When I wrote startup and the simple life a couple of months ago I set in motion a plan that would take me to a rural setting with the idea to create productive business relationships with locals hoping to capitalize on some of the ideas of this blog. Mostly on the idea that we urbanites treasure the calmness that can only be acquired through detachment from our ever accelerating way of live.
It is perhaps a sign that Monocle’s #24 romanticizes the idea of agro as a fundamental human activity that would restore the soul or our society by getting closer to the people that make a living from farming. While the same formula is often cited by advocates of organic produce, Monocle’s article seems to be more focused on the art of living a simple life and be productive at the same time. I say it must be a sign because just a few days ago I was using the concept of agro-tourism (as developed in Italy) as a prime example of how people seek to immerse themselves into a lifestyle that seems to be disappearing as urban centres advance.
I too, while trying to refine this idea, assumed that if we could send a few people over to the rural landscape, the environment would work its magic, their soul would be cleansed and they would have the experience of their life. But something seems to be missing from this assumption.
If you’ve spent a week at a villa/farm in Europe, sipping a cup of coffee while watching the men and women of the town work the fields and bring fresh produce to the table, only to spend three hours on a slow-food feast, proud of how in touch with humanity you are, you’ve got to realize you’re still an spectator and the whole experience is a bit foreign. Yes, maybe they invited you pick your own fruit from the tree, but would you consider trading your current lifestyle for this? Would you work the fields from dawn to dusk to have a quiet evening and a light dinner?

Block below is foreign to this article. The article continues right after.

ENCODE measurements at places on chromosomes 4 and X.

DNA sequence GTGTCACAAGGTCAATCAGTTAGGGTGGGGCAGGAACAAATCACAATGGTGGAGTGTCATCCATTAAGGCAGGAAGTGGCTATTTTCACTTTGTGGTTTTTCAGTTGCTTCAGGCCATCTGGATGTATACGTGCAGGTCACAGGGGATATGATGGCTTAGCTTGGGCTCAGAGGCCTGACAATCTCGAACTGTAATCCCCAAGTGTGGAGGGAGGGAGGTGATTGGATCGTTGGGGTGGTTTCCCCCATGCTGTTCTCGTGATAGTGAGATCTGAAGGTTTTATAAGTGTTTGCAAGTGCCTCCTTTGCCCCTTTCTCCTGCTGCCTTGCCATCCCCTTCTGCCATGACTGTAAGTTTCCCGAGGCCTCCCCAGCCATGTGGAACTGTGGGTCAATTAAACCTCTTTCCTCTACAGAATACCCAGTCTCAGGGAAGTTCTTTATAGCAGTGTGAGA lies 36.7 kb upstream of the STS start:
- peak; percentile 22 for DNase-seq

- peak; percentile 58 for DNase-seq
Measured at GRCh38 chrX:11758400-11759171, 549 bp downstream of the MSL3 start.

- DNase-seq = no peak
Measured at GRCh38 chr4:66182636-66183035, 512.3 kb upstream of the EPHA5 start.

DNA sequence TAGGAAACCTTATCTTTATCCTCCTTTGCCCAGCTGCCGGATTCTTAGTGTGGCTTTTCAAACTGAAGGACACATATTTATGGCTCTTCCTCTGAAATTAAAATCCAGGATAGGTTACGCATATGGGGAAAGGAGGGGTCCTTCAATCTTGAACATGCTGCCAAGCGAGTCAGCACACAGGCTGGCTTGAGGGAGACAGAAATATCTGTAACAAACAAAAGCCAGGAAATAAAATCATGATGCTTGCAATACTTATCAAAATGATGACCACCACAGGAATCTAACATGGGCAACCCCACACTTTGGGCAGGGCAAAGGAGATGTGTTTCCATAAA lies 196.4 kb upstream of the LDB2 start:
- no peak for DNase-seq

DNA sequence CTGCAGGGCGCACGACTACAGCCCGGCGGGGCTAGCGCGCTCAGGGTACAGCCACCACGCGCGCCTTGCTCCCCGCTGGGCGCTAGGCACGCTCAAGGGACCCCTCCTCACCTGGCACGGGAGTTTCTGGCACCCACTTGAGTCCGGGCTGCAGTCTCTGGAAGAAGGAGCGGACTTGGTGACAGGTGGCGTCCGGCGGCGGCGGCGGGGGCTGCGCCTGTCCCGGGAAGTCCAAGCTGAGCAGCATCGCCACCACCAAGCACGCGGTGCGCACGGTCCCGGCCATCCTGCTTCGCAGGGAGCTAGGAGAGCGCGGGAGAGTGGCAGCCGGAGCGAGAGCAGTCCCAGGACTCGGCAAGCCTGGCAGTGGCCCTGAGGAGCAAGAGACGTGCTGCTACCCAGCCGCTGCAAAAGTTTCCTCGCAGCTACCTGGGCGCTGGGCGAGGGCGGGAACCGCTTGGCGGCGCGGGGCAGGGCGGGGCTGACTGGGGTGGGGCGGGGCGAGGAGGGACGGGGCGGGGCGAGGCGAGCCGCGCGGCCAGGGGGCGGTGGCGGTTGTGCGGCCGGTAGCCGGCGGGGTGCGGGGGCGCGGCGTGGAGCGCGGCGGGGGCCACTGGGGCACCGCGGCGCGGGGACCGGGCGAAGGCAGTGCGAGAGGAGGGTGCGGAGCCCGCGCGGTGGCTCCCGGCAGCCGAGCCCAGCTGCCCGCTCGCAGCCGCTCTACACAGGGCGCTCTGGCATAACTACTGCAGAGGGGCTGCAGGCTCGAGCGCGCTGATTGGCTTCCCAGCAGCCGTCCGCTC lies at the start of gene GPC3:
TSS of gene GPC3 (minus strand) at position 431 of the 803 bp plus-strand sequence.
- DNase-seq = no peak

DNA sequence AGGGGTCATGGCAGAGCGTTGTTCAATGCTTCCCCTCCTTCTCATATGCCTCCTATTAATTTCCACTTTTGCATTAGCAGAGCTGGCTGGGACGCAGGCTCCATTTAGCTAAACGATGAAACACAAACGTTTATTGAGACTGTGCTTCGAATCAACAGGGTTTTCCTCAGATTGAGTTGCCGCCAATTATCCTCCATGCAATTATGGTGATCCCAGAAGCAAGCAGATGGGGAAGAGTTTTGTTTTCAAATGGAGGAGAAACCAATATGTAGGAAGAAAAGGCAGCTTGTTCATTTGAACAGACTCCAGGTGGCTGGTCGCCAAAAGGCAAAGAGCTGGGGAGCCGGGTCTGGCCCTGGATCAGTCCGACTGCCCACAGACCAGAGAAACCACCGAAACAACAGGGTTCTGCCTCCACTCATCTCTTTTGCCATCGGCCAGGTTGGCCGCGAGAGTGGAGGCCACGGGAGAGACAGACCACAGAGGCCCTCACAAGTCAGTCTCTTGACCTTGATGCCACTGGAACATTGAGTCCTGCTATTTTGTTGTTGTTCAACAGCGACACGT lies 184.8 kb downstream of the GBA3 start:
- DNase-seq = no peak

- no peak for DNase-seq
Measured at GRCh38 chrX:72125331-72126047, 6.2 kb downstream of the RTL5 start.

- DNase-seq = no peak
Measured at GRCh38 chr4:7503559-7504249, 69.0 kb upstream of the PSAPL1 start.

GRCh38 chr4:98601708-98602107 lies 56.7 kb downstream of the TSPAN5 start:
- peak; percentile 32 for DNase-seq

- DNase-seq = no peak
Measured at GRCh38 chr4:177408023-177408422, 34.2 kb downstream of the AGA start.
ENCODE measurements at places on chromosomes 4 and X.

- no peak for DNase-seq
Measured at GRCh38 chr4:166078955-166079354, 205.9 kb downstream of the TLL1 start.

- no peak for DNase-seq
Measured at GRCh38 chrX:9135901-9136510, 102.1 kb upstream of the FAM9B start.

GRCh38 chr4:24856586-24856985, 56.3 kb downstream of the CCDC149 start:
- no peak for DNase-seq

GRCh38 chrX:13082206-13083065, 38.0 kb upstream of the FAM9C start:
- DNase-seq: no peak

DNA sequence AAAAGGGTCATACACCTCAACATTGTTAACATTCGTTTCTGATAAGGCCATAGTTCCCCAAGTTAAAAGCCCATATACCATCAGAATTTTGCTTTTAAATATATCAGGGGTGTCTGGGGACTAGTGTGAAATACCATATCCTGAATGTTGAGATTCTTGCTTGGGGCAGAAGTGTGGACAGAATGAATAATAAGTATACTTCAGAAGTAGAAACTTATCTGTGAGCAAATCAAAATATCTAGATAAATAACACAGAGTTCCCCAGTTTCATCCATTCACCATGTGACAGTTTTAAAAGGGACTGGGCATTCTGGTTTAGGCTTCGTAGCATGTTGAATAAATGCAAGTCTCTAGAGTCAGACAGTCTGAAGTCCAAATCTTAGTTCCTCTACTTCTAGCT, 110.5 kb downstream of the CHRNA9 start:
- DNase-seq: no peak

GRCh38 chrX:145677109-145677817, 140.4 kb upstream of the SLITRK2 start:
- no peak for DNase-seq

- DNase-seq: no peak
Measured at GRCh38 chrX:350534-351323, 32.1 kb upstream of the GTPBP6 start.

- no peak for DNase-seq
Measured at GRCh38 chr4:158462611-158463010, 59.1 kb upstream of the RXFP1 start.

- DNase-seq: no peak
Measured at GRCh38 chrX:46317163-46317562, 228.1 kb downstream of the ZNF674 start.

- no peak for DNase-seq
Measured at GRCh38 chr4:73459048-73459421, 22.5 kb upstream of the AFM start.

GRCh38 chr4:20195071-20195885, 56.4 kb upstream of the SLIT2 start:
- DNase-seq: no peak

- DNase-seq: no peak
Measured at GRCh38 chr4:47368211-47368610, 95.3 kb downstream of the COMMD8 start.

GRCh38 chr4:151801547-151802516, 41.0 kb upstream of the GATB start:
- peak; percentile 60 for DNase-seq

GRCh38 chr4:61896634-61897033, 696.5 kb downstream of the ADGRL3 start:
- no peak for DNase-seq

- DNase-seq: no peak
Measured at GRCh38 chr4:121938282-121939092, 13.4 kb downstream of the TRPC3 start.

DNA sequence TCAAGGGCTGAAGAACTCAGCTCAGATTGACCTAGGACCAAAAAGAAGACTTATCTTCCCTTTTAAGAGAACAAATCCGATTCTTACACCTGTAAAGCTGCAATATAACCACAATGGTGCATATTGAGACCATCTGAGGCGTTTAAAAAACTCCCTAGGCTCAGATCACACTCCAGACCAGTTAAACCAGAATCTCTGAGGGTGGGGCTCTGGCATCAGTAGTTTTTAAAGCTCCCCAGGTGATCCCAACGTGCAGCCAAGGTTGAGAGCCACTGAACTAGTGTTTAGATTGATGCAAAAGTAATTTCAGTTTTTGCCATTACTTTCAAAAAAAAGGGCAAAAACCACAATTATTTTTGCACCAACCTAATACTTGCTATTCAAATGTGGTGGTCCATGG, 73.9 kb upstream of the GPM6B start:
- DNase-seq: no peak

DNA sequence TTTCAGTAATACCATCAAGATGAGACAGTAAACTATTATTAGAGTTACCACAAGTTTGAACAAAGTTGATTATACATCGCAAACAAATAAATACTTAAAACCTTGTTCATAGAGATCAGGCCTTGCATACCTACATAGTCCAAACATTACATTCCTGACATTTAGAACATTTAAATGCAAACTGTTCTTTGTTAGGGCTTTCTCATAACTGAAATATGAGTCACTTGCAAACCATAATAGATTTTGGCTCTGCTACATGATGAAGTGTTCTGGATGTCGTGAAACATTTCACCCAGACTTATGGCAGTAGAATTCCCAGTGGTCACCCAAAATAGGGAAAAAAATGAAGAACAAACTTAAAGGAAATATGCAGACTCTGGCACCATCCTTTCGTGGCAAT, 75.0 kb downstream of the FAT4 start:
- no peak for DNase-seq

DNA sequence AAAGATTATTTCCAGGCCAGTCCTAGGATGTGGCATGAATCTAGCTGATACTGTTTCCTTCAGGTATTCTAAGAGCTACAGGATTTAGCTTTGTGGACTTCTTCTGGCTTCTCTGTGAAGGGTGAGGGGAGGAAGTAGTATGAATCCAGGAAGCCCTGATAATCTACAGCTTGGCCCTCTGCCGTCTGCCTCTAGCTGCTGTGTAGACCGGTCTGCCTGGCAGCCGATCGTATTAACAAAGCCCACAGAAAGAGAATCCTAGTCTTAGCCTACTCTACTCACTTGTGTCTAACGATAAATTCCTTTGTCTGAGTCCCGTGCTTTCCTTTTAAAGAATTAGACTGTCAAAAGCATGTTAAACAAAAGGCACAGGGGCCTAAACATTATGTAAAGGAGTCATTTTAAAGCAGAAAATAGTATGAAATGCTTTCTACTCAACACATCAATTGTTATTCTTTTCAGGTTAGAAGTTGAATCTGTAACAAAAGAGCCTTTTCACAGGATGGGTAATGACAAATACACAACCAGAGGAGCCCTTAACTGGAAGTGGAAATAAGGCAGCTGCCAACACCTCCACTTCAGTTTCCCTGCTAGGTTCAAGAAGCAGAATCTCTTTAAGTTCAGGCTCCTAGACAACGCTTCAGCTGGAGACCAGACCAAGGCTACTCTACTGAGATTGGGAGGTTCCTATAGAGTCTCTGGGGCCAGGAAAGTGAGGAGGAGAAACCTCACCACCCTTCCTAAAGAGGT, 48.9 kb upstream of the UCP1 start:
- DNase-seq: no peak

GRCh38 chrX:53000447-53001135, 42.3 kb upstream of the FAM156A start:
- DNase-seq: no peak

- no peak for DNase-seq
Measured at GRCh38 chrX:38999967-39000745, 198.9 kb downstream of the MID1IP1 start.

This tension between our urban self and our “gaia” consciousness is a complex one and has developed already many traumas on simple people trying to do the right thing. It may be tempting to give up our urban “devil” and enlist in some new form of commune. But for most of us that experience will not last.
As with many other problems, the key may be in experimentation: what if you could try alternate lifestyles for a short while? Maybe farming is not going to cut it, but helping a community in need develop advanced social programs tapping into your urban skills may be your call. If you could try not one but a few life-changing experiences, chances are not only you’ll change your life, but you’ll end up enhancing the life of many people around you.
You can only become a global citizen by living like other citizens around the globe.